Monday, July 15, 2013

Call me suspicious...

But I've gotten to the point where I look for signs of manipulation in all business news and brokers' recommendations. Case in point, Disney had a bad week recently. As you've probably heard, the Lone Ranger reboot is on track to lose a lot of money (the figure $100 million keeps being tossed around), but that doesn't cover the full drop in expected value. Disney was shooting for another Pirates franchise (complete with the same writers, director, producer and star). The first four installments of that series have done almost four billion in box office and the fifth and sixth chapters are in the works. And that box office total doesn't include toys and tee shirts and all of the other ways Disney could make money off something like this. Investors who had priced in the possibility of this being another Pirates will need to recalibrate.

Disney is a huge company, but even there the old saying applies -- "a billion here... a billion there... pretty soon you're talking about real money." Not enough to threaten the company but worth taking into account when thinking about stock price. Fortunately for Disney, this terrible news was balanced out by quite a bit of good (enough to bump the price up a bit). Credit Suisse analyst Michael Senno estimated a global take of $1.2 billion for Star Wars Episode VII and Motley Fool* ran a string of positive stories arguing that Disney was adding value to Marvel and that "Buena Vista Pictures is earning as much as ever." That second claim was supported with a year over year comparison:
Disney won't be as fortunate with The Lone Ranger, which is why so many are comparing this flop-in-the-making to John Carter, last year's $250 million box office bomb that effectively ended the Disney career of former studio chief Rich Ross. 
If only he knew then what we know now. John Carter, for as big a disaster as it was, did nothing to diminish the House of Mouse's theatrical prowess. Here's a closer look at the year-over-year numbers from Jan. 1 through June 30: 
Buena Vista Year-Over-Year Comparison
                                    YTD 2013          YTD 2012          Change  
Number of films            10                       12**                   (2)
Total U.S. box office    $886.8 million      $949.8 million     (6.6%)
Per-film average           $88.7 million        $79.2 million       11.9%
Source: Box Office Mojo.
** Includes a 3D rerelease of The Lion King. 
After achieving $800 million in domestic box office receipts only once since 2000 (in 2010), Disney has done at least that in both 2012 and this year. Impressive may be too timid a word for how well Buena Vista is doing right now.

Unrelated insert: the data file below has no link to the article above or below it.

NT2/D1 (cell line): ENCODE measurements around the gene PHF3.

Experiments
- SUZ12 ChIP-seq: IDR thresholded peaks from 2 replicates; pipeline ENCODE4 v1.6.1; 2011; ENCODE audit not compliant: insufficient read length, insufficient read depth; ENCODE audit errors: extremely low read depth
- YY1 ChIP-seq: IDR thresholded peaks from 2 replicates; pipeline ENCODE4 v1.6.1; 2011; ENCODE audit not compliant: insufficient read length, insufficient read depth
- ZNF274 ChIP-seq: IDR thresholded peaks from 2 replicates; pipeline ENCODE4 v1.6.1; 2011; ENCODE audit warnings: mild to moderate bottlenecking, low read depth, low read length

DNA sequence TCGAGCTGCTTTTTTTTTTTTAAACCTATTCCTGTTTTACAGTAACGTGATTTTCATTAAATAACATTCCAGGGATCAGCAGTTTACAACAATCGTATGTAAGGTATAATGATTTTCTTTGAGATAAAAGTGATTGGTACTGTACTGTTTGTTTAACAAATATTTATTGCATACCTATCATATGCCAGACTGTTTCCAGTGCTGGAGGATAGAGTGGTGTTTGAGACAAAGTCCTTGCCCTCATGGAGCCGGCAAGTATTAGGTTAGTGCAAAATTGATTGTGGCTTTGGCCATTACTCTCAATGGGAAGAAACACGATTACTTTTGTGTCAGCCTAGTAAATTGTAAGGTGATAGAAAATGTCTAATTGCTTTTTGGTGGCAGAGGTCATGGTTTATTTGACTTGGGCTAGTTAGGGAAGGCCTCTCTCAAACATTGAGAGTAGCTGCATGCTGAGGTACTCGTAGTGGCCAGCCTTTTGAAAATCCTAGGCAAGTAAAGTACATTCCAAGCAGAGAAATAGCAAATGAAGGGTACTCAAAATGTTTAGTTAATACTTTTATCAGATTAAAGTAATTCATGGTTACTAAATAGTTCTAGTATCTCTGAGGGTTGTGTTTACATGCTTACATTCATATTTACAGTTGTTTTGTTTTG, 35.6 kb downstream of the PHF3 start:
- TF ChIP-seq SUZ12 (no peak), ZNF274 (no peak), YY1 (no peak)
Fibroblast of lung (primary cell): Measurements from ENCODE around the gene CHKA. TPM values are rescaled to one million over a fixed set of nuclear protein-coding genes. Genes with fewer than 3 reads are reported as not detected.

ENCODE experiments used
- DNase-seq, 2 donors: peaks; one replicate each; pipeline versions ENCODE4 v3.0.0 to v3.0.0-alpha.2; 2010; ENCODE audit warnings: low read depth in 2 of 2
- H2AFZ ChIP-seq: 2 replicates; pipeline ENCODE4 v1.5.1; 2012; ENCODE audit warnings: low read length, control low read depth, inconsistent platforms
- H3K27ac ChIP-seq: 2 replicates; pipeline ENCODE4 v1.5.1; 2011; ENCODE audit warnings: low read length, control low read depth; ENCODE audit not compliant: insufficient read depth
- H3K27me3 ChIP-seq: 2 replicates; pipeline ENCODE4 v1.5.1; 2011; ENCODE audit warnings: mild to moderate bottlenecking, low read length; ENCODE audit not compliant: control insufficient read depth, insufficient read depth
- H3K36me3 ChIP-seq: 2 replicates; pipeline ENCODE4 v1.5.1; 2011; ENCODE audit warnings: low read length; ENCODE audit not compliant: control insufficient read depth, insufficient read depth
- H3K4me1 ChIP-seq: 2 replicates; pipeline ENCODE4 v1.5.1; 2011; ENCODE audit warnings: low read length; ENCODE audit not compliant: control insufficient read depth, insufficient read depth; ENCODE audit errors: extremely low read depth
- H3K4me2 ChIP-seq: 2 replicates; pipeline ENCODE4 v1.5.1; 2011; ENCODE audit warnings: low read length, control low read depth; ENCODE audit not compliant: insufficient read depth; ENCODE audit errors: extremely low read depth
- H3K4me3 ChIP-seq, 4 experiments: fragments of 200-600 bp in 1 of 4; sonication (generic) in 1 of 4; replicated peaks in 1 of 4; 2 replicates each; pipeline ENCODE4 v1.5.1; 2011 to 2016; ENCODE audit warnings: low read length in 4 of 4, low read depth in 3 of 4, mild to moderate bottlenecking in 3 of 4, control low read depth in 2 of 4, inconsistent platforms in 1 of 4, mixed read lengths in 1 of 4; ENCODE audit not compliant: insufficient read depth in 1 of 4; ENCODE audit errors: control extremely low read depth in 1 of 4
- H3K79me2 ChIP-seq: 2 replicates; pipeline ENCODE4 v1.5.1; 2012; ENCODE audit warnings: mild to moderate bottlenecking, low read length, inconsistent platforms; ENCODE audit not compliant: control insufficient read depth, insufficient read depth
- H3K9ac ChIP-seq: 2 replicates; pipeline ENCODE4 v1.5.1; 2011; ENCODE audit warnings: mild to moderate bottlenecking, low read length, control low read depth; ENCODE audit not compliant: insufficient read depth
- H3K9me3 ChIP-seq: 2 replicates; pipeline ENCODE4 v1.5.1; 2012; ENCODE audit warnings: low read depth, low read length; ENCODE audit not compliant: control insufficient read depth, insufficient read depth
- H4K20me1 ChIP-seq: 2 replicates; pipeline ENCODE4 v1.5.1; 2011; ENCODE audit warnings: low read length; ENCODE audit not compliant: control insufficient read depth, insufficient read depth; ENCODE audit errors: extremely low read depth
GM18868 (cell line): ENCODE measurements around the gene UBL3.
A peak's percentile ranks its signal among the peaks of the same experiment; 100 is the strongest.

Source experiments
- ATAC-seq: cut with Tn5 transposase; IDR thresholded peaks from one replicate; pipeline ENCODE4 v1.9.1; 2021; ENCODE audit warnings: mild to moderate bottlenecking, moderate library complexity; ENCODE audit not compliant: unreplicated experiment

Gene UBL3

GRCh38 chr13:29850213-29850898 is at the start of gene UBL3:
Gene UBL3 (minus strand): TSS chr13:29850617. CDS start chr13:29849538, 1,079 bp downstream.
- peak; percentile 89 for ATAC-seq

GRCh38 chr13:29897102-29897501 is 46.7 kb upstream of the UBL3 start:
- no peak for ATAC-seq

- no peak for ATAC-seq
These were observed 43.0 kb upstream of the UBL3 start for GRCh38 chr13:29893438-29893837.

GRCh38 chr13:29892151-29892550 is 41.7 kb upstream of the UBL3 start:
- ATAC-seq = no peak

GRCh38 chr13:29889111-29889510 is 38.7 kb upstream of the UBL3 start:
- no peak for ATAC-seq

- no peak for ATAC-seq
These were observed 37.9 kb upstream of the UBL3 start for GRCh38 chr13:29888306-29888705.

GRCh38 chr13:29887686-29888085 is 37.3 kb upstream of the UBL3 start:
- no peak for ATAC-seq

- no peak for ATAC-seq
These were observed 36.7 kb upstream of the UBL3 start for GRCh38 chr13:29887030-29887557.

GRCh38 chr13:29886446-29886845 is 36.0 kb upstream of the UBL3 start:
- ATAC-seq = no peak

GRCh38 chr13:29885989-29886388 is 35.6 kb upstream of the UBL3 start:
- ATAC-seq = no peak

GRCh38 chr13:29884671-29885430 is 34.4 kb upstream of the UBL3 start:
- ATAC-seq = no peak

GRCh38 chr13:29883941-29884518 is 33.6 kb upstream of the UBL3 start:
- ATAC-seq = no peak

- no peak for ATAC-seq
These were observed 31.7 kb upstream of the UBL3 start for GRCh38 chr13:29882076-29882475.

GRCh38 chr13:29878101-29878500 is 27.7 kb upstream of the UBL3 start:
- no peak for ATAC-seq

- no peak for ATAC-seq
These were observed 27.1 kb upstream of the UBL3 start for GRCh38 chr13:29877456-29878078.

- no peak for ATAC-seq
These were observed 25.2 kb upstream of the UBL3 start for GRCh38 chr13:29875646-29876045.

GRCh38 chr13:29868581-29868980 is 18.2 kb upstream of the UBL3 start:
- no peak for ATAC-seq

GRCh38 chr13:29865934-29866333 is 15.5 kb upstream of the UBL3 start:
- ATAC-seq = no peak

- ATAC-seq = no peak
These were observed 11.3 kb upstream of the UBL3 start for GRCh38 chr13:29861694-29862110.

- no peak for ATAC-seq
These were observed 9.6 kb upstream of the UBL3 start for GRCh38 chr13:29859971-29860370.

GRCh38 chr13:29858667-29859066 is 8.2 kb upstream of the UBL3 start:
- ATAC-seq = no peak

Notice anything missing? How about budgets, marketing costs, performance of comparable films from other studios? Keep in mind that in absolute numbers, John Carter did pretty well:
John Carter earned $73,078,100 in North America and $209,700,000 in other countries, for a worldwide total as of June 28, 2012 of $282,778,100.
In relative terms, not so much:
Paul Dergarabedian, president of noted, "John Carter’s bloated budget would have required it to generate worldwide tickets sales of more than $600 million to break even...a height reached by only 63 films in the history of moviemaking"
(According to the New York Times, the Lone Ranger would have to hit $800 million to break even.)

How about Disney adding value to Marvel? The only real example I saw in the article was the willingness to cough up extra money to hold on to talent like Whedon and Downey. Probably a good investment but old news and a case of maintaining, not adding, value.

And that incredible prediction for the Star Wars reboot? Not credible about covers it.

Perhaps I'm too cynical, but given the low quality but excellent timing of these analyses, I have to believe that some folks at Disney have really been working the phones.

* I'm going by the Motley Fool posts and not the videos that accompany them. If anyone out there wants to take one for the team and watch them, let me know if anything of value is said.


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